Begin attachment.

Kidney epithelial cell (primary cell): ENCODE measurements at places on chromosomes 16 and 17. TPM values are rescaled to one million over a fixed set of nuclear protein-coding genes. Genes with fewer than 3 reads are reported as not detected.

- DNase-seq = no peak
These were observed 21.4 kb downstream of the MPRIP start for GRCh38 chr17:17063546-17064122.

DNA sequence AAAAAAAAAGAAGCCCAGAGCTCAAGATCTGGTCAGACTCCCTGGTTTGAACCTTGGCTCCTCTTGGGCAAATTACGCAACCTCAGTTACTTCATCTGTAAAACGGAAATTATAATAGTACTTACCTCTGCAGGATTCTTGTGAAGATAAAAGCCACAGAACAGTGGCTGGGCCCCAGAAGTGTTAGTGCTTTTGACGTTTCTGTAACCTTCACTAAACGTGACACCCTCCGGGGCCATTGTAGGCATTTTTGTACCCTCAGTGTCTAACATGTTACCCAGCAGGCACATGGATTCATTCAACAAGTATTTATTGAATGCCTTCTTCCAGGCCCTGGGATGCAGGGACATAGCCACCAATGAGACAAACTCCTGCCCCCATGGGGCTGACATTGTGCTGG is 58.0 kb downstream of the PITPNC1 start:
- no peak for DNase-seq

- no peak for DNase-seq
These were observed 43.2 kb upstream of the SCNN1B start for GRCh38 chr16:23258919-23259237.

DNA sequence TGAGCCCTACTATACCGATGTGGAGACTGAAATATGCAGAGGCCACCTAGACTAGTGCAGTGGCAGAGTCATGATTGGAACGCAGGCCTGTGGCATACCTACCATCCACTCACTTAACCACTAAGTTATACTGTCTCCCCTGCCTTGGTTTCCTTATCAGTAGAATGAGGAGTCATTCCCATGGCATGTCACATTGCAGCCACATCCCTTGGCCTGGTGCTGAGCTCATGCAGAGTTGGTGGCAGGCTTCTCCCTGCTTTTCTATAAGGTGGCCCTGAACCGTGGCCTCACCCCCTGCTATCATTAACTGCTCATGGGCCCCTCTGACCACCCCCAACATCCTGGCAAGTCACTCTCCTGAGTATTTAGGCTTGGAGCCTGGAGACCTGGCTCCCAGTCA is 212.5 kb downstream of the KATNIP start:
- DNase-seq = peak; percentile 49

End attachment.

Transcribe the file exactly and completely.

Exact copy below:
Kidney epithelial cell (primary cell): ENCODE measurements at places on chromosomes 16 and 17. TPM values are rescaled to one million over a fixed set of nuclear protein-coding genes. Genes with fewer than 3 reads are reported as not detected.

- DNase-seq = no peak
These were observed 21.4 kb downstream of the MPRIP start for GRCh38 chr17:17063546-17064122.

DNA sequence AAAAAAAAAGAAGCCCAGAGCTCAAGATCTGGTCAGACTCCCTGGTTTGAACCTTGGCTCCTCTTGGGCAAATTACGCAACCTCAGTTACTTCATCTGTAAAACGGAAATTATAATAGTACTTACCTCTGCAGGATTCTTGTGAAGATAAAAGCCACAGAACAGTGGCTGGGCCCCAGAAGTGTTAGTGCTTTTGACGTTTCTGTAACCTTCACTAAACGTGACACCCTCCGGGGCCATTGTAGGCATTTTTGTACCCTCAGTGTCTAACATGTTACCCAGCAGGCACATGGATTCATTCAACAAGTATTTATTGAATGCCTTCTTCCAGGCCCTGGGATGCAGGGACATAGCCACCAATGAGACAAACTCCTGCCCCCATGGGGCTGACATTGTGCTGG is 58.0 kb downstream of the PITPNC1 start:
- no peak for DNase-seq

- no peak for DNase-seq
These were observed 43.2 kb upstream of the SCNN1B start for GRCh38 chr16:23258919-23259237.

DNA sequence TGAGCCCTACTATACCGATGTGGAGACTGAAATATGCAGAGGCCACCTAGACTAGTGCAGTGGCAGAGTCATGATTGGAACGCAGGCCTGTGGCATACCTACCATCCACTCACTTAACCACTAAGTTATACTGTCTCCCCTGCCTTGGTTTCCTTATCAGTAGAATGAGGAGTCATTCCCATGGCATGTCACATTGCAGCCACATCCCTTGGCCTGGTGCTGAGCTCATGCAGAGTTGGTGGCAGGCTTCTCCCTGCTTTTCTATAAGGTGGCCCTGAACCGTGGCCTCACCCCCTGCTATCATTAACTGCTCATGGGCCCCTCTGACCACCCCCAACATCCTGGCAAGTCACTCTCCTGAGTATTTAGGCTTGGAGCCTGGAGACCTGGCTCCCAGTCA is 212.5 kb downstream of the KATNIP start:
- DNase-seq = peak; percentile 49